The erumpent in the room of course is Mikkelsen's turn as Grindelwald. He was asked to step into the role after Johnny Depp was forced out of it. In general, Mikkelsen is a great actor who has wowed in several roles, regrettably this is not one of them. His portrayal of Grindelwald comes off bland. He is a cookie cutter of a villain, another ‘hitler' style bad guy who is instantly forgettable which is sad considering Grindelwald has long been built up to be the evil equivalent to Dumbledore. Even without Depp's performance as a reference point, Mikkelsen's version of this dark wizard would still have come off uninspiring. Watching him greet his masses of fans, it is impossible not to wonder how differently that scene would have felt if Depp was the one stepping out of the car instead.
Even though the story was mostly concerned with Dumbledore, favorites like Jacob and Queenie (Alison Sudol) had some standout moments with the former continuing to serve as the POV for the audience. Jessica Williams' Lally is a welcomed addition to the main cast, her defensive magic and sass was much appreciated. Also, yes, Katherine Waterston is in Secrets of Dumbledore but her part is small and almost entirely unnecessary. Which is a shame, since she was (is?) the female lead.
When the ragtag team finds themselves back at Hogwarts, longtime fans will immediately feel a rush of nostalgia. There is a richness and familiarity to these scenes. There is just something extra magical about seeing Dumbledore and Minerva walking the halls. Without spoiling it, the showdown between wizard factions that happens after Hogwarts calls on so many great moments from the Harry Potter franchise. Hands down it was my favorite scene tied only with the dance number.
Visually, Fantastic Beasts continues to impress. The creatures look incredibly lifelike which make scenes like a particularly dark one with Grindelwald and the Qillin hard to watch. Equally as stunning is the magic usage. Unlike the Harry Potter series which focused on teens learning to use magic, these films have well-practiced wizards and witches. This gave the special effects team room to really get creative with what these characters could do with their wands. The battle scenes are slowed down and shot from various angles, giving depth and clarity to these moments. It is easy to get lost in the spectacle of it all, since the filmmakers truly leaned into the fantasy aspect and gave us a visually-captivating film.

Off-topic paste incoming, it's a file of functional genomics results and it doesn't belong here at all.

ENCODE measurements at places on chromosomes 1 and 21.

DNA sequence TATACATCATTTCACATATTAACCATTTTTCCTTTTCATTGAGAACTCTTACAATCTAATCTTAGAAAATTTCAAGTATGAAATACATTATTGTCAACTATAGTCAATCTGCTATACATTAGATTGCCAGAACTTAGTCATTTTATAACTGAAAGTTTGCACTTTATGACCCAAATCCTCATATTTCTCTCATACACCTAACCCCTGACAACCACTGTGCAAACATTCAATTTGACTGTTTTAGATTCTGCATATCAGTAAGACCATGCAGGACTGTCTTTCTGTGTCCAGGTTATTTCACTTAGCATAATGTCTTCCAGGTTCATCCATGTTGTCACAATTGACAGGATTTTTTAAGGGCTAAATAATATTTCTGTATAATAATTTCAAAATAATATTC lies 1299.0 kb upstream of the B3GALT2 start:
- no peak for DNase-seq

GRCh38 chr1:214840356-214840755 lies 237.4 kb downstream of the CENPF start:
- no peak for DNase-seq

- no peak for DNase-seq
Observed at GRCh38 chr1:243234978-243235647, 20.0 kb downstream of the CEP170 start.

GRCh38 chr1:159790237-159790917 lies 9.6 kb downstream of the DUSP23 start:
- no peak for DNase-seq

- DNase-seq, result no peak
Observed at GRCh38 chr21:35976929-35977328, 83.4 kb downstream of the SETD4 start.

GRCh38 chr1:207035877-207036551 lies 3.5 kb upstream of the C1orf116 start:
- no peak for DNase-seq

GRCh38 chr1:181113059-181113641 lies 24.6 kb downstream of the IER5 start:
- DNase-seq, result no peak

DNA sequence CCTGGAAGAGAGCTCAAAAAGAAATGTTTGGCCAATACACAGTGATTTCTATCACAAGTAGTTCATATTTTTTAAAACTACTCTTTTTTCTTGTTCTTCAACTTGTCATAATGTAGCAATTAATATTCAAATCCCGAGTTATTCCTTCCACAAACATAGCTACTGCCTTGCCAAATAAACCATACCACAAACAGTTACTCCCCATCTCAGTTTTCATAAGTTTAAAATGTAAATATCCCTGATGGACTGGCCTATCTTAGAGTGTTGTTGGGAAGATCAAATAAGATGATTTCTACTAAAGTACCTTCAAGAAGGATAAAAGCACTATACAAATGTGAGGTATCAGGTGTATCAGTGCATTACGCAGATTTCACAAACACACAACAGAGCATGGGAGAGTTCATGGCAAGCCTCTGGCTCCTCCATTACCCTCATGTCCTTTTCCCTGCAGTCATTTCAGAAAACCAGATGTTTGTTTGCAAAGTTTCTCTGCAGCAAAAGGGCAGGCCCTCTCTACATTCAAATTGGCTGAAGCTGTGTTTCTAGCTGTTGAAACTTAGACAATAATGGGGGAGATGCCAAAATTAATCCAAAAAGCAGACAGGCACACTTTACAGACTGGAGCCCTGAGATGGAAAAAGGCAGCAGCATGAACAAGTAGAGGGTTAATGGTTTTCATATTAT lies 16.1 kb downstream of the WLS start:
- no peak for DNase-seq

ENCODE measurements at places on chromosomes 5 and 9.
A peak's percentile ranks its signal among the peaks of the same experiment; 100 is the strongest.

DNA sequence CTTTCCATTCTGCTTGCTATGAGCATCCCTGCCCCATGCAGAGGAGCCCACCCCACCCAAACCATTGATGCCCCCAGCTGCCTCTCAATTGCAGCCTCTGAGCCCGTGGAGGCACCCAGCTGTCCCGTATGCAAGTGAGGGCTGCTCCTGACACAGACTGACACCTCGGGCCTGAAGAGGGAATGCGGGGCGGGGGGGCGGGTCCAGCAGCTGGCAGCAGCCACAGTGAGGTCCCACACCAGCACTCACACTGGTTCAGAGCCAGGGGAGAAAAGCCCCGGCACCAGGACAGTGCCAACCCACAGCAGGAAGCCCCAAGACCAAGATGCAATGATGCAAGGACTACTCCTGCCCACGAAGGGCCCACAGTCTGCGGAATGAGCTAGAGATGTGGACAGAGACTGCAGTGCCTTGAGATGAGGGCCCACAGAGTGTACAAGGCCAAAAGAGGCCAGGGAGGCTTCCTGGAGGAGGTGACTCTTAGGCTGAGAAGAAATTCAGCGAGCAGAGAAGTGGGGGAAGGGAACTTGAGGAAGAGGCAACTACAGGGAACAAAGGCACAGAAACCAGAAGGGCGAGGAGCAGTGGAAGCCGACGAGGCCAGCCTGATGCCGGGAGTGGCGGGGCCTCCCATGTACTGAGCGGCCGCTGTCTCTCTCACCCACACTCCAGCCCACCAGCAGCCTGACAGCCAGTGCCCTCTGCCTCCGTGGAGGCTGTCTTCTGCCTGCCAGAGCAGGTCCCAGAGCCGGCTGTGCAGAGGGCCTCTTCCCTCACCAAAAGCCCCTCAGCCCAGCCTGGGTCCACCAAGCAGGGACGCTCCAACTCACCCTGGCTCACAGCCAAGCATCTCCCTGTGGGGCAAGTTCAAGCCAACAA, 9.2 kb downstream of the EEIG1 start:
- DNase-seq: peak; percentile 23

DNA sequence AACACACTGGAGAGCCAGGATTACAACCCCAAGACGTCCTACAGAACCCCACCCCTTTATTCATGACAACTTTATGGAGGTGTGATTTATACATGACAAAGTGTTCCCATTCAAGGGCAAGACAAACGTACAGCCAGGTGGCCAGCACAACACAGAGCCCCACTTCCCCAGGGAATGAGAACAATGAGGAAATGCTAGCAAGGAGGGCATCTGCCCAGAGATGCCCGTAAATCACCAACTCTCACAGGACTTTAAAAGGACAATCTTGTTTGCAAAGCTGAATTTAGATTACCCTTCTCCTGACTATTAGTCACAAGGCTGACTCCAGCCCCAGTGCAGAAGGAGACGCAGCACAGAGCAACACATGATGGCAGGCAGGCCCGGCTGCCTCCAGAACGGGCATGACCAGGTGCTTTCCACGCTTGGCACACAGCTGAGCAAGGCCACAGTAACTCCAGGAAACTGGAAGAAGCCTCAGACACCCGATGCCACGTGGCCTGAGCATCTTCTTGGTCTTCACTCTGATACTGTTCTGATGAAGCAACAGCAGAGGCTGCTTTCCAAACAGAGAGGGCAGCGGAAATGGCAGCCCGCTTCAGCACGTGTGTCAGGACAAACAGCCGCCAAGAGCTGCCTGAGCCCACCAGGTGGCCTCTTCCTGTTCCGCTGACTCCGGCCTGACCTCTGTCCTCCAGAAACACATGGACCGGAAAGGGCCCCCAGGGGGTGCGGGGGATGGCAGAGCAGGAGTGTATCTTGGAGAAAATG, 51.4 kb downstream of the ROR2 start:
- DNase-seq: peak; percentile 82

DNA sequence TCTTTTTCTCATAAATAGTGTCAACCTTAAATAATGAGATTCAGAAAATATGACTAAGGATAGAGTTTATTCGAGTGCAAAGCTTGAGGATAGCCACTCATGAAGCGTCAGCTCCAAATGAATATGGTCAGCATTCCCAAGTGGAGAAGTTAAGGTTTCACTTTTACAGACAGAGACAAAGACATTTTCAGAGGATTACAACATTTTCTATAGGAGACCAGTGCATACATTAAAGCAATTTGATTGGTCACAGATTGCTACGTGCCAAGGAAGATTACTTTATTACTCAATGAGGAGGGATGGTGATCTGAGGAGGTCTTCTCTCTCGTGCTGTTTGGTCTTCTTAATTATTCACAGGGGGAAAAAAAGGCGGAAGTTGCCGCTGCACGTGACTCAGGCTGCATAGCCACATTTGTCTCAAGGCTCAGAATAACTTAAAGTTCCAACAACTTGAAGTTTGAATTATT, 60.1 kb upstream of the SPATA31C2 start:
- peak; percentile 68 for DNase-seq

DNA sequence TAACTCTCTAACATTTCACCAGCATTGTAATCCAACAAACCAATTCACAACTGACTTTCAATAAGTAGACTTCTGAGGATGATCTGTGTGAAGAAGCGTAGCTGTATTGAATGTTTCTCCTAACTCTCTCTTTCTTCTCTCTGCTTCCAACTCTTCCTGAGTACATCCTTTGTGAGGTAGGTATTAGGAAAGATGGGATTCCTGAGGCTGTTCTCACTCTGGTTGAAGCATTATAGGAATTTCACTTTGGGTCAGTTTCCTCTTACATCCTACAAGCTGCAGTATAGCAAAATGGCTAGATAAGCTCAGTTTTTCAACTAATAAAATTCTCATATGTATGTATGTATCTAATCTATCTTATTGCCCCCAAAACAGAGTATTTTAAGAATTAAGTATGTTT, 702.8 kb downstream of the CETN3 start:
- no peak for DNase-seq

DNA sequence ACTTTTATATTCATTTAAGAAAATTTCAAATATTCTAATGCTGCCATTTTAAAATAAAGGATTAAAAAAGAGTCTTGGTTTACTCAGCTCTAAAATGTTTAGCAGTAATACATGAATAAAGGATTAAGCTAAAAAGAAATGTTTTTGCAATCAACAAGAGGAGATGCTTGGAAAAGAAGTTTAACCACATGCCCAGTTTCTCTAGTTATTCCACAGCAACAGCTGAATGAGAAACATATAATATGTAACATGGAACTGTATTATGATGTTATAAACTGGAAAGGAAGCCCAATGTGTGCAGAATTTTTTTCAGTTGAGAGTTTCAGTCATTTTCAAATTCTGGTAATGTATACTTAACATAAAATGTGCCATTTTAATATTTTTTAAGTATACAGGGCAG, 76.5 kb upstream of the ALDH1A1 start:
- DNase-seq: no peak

Fantastic Beasts: The Secrets of Dumbledore manages to bring back the magic of the first film, with its humor, action, and fun creatures. It is far more entertaining and attempts to fix the issues caused by its predecessor The Crimes of Grindelwald, although it cannot mend everything. But it does do a good job in getting fans interested in what could possibly happen next to Newt and his friends. In an ideal world, the filmmakers would continue to shift back to Newt, Jacob, Queenie, Tina, etc and move away from focusing too much on Dumbledore and the boring Grindelwald.
Fantastic Beasts: The Secrets of Dumbledore debuts in theaters on Friday, April 15. It is rated PG-13 for some fantasy action/violence with a runtime of 142 minutes.